Tiger Woods Net Worth, Money and More

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Net worth – $ 450 million

Career- Professional Golfer

Tiger Woods, the name that never stays out of the tabloids, the person that every golfer aspires to be, is an American professional golfer whose achievements to date rank him among the most successful golfers of all time. Currently the World No. 1, he has been one of the highest paid athletes in the world for several years, according to Forbes.

Eldrick Tont ‘Tiger’ Woods, born on 30 December 1975 in Cypress, California, who started his career as a professional golfer at a ripe age of 20 and by 1997 he bagged his first major, the 1997 Masters in a record-tracking performance, winning the tournament by 12 strokes. He first reached the number one position in the world rankings in June 1997. Through the 2000s, Woods was the dominant force in golf, spending 264 weeks from August 1999 to September 2004 and 281 weeks from June 2005 to October 2010 as world number one. After winning the Arnold Palmer Invitational on March 25, 2013, he ascended to the No. 1 Ranking once again.


A miracle child

A child prodigy, he was, introduced to golf before the age of two by his athletic father Earl, a single-figure handicap amateur golfer who had been one of the earliest African-American college baseball players at Kansas State University. If you think it was the family’s sheer interest in his career that got him the name boy wonder, you sure are mistaken, for this young talent, at the age of 8 won the 9–10 boys’ event, the youngest age group available, at the Junior World Golf Championships. He went on to win the Junior World Championships six times, including four consecutive wins from 1988 to 1991.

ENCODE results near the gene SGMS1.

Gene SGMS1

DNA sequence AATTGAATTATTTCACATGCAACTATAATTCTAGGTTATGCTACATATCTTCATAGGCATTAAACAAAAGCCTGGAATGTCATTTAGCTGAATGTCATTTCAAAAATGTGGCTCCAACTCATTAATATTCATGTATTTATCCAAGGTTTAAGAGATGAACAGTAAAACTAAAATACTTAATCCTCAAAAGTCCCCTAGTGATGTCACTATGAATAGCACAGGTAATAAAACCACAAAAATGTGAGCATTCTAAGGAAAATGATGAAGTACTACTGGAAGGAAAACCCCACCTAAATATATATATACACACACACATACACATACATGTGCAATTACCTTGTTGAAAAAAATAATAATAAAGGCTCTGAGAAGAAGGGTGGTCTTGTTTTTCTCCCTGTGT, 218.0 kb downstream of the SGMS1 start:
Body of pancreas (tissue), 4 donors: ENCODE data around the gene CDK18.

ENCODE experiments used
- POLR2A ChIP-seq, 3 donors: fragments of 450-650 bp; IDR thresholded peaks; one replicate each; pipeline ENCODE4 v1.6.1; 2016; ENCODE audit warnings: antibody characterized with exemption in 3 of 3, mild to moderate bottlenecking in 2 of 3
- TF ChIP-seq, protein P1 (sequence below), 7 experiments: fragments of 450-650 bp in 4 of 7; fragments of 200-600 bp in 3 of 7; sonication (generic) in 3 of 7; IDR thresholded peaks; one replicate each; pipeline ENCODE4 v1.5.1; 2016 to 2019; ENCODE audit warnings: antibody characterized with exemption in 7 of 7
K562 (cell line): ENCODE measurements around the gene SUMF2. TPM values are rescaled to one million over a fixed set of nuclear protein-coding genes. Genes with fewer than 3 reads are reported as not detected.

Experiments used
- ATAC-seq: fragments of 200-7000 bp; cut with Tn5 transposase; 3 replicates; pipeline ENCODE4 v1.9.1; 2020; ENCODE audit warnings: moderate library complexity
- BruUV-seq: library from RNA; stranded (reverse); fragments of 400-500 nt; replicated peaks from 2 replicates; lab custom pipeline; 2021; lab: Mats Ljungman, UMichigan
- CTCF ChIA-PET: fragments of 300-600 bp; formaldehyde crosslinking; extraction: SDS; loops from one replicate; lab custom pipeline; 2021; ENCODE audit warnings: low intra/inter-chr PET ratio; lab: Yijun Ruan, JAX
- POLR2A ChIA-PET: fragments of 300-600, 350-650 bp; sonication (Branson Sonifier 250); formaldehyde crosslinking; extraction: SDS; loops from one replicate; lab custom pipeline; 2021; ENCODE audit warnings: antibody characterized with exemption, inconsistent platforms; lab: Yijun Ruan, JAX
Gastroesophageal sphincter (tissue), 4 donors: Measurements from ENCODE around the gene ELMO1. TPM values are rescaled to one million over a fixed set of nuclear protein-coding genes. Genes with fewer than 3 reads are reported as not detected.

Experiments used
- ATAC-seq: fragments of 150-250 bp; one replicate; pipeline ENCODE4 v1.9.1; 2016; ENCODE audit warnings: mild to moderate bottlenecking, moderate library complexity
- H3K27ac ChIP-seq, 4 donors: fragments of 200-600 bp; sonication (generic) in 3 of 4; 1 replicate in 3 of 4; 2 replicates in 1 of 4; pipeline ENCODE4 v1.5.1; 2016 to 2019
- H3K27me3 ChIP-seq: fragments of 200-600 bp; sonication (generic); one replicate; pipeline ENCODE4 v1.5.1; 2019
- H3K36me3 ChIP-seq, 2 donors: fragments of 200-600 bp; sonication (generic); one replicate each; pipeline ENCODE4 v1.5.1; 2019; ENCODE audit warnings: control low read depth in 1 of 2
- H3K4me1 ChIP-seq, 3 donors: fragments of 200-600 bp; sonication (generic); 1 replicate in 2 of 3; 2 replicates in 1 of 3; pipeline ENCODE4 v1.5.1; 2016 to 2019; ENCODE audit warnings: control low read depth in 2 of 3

The money just keeps flowing

2012-2013 Earnings: $78.2 million (Forbes)
Salary/Winning/Bonuses – $13 M Million
Endorsements Earning: $65.2 M
Major Brands: Nike, EA Sports, PGA Tour Partner, Upperdeck,

This is a gist of his career earnings complied by Forbes.

                        Salary/Winnings                                Endorsements

1996 $790,594
1997 $2,06 M
1998 $1,84 M
1999 $6,66 M
2000 $9,18 M
2001 $5,68 M
2002 $6,91 M $69 million
2003 $6,67 M $78 million
2004 $5,36 M $80.3 million
2005 $10,62 M $87 million
2006 $9,94 M $90 million
2007 $10,86 M $100 million
2008 $5,77 M $115 million
2009 $10,5 M $110 million
2010 $1,2 M $105 million
2011 $660,238 $75 million
2012 $6,13 M $58 million
2013 $13.1 M $78 million